America: A Religious Country

general
January 1, 2005
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Alan Mittleman

The 2004 election will be remembered for its emphasis on values. The Democratic strategy to stay focused on the economy was unsuccessful. And while the Republicans emphasized the war on terrorism and steadiness in Iraq, they presented themselves as the party of values. This meant mounting a forthright defense of traditional institutions such as marriage and, suppressing dissent within their ranks, presenting a coherent opposition to abortion. Republicans painted the Democrats as unprincipled secular elitists, out of touch with the conservative social values of the American people. Although this charge was exaggerated, the Democrats were an easy target because of their ambivalence in speaking about faith, their nuanced or, less charitably, contradictory approach to gay marriage, and their solid support for abortion rights.

The Republicans took a risk in emphasizing traditional values to such a great extent. Stem cell research, for which the President restricted federal funding early in his term, is relatively popular outside the Republican base of conservative Evangelicals and traditional Catholics. California’s passing of a $3 billion funding initiative for stem cell research shows that it plays rather well in the general electorate. President Bush’s support for a constitutional amendment defining marriage in traditional terms, although it went nowhere in Congress, proved a rallying cry. Eleven states passed referenda amending their constitutions to protect the traditional definition of marriage. Democrats could not take a clear progressive line on gay marriage without offending elements of their base. Although Jews, for the most part, are supportive of gay marriage (52 percent), blacks are not. Nor are Hispanics. Forty-four percent of Hispanics voted for the President. They can no longer reliably be counted on as a Democratic constituency. Milton Himmelfarb’s classic bon mot — the Jews earn like Episcopalians and vote like Puerto Ricans — needs to be amended. Jews continue to earn like Episcopalians but Puerto Ricans no longer vote like Puerto Ricans.

In the two decades since the Reagan revolution, the Republican Party has become the majority party. The Democrats are dispirited, casting about for a, mirabile dictu , progressive yet traditional vision that will enable them to reconnect with the religiosity and values that a majority of voters apparently hold dear. For Jews, this is especially galling. It represents the end of a long period where an essentially secular discourse about public affairs marginalized religious voices. All public issues were technical problems; liberalism provided a progressive, civic faith. Religion was expected to play by a set of rules put in place by secular elites. This epoch is over. Sociological predictions of the triumphant march of secularity were misguided. America remains an intransigently religious country with a religiosity that insists on expressing itself in the public, political realm. Then, as now, public religion has both given a moral tone to our politics (abolition, the civil rights struggle) as well as set America on divisive cultural crusades (prohibition) that complicate the settlement of our social problems.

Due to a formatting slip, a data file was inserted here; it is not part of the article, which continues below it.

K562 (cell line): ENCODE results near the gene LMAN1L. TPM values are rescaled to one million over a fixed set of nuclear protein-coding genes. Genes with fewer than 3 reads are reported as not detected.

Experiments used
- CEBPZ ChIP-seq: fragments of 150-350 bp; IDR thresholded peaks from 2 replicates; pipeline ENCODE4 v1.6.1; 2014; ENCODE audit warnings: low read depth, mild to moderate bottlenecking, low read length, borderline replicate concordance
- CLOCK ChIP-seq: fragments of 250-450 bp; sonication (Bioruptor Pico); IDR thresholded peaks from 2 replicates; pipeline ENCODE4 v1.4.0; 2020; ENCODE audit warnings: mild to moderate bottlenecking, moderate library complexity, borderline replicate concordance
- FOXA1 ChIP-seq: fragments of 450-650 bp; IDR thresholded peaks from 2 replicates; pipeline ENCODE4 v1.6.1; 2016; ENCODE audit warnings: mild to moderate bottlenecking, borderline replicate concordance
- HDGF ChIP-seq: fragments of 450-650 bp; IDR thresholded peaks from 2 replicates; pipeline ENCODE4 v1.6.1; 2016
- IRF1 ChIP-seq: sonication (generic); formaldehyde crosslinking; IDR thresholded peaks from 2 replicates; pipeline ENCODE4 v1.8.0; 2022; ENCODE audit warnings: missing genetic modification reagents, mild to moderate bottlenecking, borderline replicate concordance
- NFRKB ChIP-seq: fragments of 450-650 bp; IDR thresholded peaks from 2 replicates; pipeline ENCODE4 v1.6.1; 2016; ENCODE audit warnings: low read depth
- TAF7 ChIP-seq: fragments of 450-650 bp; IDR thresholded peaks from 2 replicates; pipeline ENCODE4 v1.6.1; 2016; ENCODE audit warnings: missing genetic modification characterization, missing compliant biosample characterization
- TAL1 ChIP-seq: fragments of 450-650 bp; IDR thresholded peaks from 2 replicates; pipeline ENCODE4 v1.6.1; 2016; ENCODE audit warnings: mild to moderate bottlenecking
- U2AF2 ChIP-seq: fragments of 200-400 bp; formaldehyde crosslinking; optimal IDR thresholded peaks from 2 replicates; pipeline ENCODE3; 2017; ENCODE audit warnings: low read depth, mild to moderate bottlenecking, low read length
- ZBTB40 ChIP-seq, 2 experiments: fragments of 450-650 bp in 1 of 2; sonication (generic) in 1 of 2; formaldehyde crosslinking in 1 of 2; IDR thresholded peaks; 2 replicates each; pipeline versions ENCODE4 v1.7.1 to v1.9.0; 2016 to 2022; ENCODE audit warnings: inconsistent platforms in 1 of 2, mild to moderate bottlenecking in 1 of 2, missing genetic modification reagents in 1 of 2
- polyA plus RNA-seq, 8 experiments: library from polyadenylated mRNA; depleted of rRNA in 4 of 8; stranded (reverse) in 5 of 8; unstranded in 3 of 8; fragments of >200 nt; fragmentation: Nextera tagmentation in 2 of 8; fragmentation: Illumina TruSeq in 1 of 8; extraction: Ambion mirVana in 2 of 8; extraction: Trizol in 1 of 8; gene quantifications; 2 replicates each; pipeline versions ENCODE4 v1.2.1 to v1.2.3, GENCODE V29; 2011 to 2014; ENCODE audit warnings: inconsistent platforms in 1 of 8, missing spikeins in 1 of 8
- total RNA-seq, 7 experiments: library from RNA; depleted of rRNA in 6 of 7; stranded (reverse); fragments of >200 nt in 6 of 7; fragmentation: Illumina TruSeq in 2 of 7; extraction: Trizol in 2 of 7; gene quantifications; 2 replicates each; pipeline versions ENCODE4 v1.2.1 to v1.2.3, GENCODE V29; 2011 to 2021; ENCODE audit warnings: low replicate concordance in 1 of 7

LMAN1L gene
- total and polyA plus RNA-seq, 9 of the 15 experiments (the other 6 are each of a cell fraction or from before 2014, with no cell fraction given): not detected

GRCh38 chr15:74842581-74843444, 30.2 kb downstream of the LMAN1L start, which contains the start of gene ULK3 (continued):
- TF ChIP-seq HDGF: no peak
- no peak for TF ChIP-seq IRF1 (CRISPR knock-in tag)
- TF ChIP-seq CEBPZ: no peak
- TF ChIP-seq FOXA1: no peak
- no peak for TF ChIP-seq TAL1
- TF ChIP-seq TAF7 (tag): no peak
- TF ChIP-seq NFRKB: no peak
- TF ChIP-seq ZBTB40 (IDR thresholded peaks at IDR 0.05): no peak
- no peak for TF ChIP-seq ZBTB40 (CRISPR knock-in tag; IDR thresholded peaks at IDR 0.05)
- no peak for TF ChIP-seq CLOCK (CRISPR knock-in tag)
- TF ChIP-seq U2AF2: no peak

In a Pew Research Center poll before the election, almost 30 percent of Evangelicals said that values questions would be decisive for them in this election. Although other Christian groups did not rate values as highly, their importance, on average, was about 20 percent. In the small Jewish sample, however, only four percent thought values important. The vast majority of Jews seemed satisfied with the state of the culture (but dissatisfied with the economy, foreign policy, etc.). After the election a full 78 percent of Bush voters, according to Newsweek, said that moral values were a top concern. Although we don’t have figures on Jewish voters, we can imagine that, as a majority liberal community, the traditional orientations conveyed by the politically charged term “values” would be unwelcome to Jews. Like the Democrats, American Jews will have to figure out how they should relate to a changed political-cultural landscape where traditional religious faith and traditional religious values have become politically salient, indeed, politically correct.

Some years ago, Elliot Abrams, now an official on the National Security Council, wrote Faith or Fear , a book urging the Jewish community to be less fretful about traditional values groups such as Evangelicals — to have faith in their moral decency rather than suspect them as potential (or actual) antisemites. Abrams’ challenge is even more pressing today. Jews, like Democrats, can either define themselves as a permanent opposition, consolidating on the left and delivering righteous jeremiads to the culture, or they can come to terms with America’s durable and politically expressive traditional religiosity. The Talmud tells us that a sage is preferable to a prophet. Political wisdom, the prudent assessment of what is best for the community under the current circumstances, should trump indignant moralism. The faith of other Americans need not be a source of fear for Jews. Jews, among others, should find their way back to the center, lest they be left out in the cold of a very long political winter.

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Alan Mittleman is Professor of Jewish Thought at the Jewish Theological Seminary. He is the editor of a three-book series on Jews and American political life and served as director of the Jews and the American Public Square project, initiated by The Pew Charitable Trusts.

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